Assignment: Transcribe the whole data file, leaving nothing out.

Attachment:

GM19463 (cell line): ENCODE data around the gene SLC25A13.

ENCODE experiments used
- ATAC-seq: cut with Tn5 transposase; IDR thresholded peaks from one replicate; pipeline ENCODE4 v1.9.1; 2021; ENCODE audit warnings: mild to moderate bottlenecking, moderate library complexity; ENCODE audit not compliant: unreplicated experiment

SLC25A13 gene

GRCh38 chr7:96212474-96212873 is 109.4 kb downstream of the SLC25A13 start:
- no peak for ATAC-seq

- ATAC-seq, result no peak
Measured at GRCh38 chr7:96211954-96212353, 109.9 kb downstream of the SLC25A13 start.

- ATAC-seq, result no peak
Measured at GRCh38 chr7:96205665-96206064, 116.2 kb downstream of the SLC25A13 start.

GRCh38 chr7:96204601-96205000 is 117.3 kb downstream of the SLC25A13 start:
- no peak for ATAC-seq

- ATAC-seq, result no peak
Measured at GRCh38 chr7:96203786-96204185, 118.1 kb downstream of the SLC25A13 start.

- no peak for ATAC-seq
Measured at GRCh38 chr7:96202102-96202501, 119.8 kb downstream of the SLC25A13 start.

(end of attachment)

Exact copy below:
GM19463 (cell line): ENCODE data around the gene SLC25A13.

ENCODE experiments used
- ATAC-seq: cut with Tn5 transposase; IDR thresholded peaks from one replicate; pipeline ENCODE4 v1.9.1; 2021; ENCODE audit warnings: mild to moderate bottlenecking, moderate library complexity; ENCODE audit not compliant: unreplicated experiment

SLC25A13 gene

GRCh38 chr7:96212474-96212873 is 109.4 kb downstream of the SLC25A13 start:
- no peak for ATAC-seq

- ATAC-seq, result no peak
Measured at GRCh38 chr7:96211954-96212353, 109.9 kb downstream of the SLC25A13 start.

- ATAC-seq, result no peak
Measured at GRCh38 chr7:96205665-96206064, 116.2 kb downstream of the SLC25A13 start.

GRCh38 chr7:96204601-96205000 is 117.3 kb downstream of the SLC25A13 start:
- no peak for ATAC-seq

- ATAC-seq, result no peak
Measured at GRCh38 chr7:96203786-96204185, 118.1 kb downstream of the SLC25A13 start.

- no peak for ATAC-seq
Measured at GRCh38 chr7:96202102-96202501, 119.8 kb downstream of the SLC25A13 start.